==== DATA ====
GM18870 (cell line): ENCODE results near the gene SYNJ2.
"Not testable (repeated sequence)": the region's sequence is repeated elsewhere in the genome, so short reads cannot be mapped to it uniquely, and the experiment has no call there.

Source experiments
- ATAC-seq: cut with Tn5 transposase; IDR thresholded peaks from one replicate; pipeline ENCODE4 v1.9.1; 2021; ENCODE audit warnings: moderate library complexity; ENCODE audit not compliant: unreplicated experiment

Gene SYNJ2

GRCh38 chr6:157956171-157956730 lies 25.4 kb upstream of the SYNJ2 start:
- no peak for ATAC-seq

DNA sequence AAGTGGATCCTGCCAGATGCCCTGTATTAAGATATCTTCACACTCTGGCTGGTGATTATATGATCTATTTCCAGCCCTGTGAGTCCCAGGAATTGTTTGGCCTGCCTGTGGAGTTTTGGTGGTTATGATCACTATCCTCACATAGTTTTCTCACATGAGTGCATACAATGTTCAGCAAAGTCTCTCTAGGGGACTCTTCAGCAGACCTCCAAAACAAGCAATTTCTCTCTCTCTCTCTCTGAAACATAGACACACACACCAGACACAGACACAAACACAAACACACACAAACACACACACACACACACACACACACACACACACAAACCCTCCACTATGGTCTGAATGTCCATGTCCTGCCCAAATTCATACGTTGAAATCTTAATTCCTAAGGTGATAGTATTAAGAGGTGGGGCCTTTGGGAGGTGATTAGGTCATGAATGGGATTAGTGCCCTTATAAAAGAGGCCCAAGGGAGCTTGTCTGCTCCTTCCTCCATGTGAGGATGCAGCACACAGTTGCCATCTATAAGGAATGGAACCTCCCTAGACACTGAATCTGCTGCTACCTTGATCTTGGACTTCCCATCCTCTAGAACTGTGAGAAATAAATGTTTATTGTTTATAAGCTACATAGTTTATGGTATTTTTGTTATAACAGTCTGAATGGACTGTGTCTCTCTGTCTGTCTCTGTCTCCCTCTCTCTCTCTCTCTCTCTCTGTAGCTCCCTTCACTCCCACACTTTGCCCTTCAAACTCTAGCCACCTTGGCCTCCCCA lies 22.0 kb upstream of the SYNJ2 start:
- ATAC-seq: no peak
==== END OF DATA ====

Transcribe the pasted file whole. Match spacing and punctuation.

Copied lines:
GM18870 (cell line): ENCODE results near the gene SYNJ2.
"Not testable (repeated sequence)": the region's sequence is repeated elsewhere in the genome, so short reads cannot be mapped to it uniquely, and the experiment has no call there.

Source experiments
- ATAC-seq: cut with Tn5 transposase; IDR thresholded peaks from one replicate; pipeline ENCODE4 v1.9.1; 2021; ENCODE audit warnings: moderate library complexity; ENCODE audit not compliant: unreplicated experiment

Gene SYNJ2

GRCh38 chr6:157956171-157956730 lies 25.4 kb upstream of the SYNJ2 start:
- no peak for ATAC-seq

DNA sequence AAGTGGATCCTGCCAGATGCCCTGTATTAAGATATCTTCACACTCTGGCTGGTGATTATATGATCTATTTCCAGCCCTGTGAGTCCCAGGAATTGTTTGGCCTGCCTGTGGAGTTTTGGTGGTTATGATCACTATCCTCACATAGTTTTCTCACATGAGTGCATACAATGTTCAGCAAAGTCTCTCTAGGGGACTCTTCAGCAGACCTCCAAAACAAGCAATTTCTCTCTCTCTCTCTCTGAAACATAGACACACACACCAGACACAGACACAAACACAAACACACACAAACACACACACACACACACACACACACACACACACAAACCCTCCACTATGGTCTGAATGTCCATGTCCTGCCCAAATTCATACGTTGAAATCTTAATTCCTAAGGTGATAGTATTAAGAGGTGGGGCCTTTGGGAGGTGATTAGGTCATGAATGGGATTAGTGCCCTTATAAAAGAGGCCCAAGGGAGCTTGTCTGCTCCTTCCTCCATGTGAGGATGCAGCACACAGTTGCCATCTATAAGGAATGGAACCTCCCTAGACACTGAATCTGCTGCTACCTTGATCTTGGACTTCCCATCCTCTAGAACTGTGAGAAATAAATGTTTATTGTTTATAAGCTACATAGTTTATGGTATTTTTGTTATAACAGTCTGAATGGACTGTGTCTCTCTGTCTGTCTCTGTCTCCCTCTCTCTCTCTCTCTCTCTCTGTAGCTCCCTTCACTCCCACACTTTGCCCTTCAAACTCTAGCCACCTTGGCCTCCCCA lies 22.0 kb upstream of the SYNJ2 start:
- ATAC-seq: no peak